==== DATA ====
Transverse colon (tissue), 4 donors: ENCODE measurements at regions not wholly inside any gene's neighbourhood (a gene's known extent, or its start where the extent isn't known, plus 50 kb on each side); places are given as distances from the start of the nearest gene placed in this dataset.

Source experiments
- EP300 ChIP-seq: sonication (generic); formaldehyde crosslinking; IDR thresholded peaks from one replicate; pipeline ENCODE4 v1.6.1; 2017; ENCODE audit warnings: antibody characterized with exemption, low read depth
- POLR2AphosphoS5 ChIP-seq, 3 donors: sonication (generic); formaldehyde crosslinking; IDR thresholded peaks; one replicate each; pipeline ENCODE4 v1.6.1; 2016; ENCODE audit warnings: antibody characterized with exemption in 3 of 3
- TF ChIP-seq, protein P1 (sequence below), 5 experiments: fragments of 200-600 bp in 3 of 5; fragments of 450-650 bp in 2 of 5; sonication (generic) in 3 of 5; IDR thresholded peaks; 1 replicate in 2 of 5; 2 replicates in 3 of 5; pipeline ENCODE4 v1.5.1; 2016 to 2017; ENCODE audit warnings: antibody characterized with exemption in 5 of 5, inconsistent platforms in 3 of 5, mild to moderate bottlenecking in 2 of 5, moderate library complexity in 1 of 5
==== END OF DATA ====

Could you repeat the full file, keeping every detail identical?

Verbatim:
Transverse colon (tissue), 4 donors: ENCODE measurements at regions not wholly inside any gene's neighbourhood (a gene's known extent, or its start where the extent isn't known, plus 50 kb on each side); places are given as distances from the start of the nearest gene placed in this dataset.

Source experiments
- EP300 ChIP-seq: sonication (generic); formaldehyde crosslinking; IDR thresholded peaks from one replicate; pipeline ENCODE4 v1.6.1; 2017; ENCODE audit warnings: antibody characterized with exemption, low read depth
- POLR2AphosphoS5 ChIP-seq, 3 donors: sonication (generic); formaldehyde crosslinking; IDR thresholded peaks; one replicate each; pipeline ENCODE4 v1.6.1; 2016; ENCODE audit warnings: antibody characterized with exemption in 3 of 3
- TF ChIP-seq, protein P1 (sequence below), 5 experiments: fragments of 200-600 bp in 3 of 5; fragments of 450-650 bp in 2 of 5; sonication (generic) in 3 of 5; IDR thresholded peaks; 1 replicate in 2 of 5; 2 replicates in 3 of 5; pipeline ENCODE4 v1.5.1; 2016 to 2017; ENCODE audit warnings: antibody characterized with exemption in 5 of 5, inconsistent platforms in 3 of 5, mild to moderate bottlenecking in 2 of 5, moderate library complexity in 1 of 5